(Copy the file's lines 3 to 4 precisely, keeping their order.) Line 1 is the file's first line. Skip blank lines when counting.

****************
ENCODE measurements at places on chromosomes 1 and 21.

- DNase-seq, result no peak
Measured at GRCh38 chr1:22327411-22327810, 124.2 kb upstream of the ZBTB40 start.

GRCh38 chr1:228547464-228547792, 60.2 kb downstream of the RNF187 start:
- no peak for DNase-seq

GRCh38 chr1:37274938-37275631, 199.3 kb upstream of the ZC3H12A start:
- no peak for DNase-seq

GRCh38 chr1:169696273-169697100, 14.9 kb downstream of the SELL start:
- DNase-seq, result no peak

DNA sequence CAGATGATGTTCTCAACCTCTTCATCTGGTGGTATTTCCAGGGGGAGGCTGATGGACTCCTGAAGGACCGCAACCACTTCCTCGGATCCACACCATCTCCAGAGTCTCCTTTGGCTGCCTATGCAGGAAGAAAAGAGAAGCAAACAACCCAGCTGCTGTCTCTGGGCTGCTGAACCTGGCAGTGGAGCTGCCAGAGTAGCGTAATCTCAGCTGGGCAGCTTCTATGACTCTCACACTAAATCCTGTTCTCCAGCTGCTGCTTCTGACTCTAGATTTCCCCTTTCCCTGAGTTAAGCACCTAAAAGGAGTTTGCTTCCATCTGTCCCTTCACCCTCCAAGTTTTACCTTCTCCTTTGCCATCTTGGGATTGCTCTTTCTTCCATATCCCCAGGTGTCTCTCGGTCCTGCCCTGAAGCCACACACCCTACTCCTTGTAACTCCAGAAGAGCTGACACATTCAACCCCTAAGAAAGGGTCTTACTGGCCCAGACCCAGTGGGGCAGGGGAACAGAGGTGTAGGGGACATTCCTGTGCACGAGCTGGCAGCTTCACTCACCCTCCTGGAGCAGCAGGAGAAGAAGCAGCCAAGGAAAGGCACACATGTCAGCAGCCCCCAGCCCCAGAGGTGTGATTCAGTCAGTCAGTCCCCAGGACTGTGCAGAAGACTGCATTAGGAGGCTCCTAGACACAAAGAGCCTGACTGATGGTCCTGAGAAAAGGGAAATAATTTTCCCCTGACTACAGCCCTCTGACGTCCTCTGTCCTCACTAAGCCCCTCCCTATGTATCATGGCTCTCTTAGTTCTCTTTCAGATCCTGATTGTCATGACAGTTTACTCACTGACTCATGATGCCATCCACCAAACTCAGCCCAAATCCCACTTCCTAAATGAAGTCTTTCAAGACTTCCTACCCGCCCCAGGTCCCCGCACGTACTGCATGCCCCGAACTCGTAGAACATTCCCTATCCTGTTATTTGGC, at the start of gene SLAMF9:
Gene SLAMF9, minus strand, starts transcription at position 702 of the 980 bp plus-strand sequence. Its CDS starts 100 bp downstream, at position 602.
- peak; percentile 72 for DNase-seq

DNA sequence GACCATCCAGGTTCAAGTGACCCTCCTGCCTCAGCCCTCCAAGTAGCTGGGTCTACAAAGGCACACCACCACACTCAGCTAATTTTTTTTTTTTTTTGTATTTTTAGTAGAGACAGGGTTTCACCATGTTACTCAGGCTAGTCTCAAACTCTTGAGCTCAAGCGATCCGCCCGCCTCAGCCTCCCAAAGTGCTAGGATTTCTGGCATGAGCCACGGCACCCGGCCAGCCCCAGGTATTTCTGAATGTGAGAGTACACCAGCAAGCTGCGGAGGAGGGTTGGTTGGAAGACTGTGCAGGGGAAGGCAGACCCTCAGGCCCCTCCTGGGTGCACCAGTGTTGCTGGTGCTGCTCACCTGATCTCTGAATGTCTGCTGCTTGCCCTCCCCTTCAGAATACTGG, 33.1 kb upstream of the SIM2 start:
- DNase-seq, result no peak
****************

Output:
Measured at GRCh38 chr1:22327411-22327810, 124.2 kb upstream of the ZBTB40 start.

GRCh38 chr1:228547464-228547792, 60.2 kb downstream of the RNF187 start: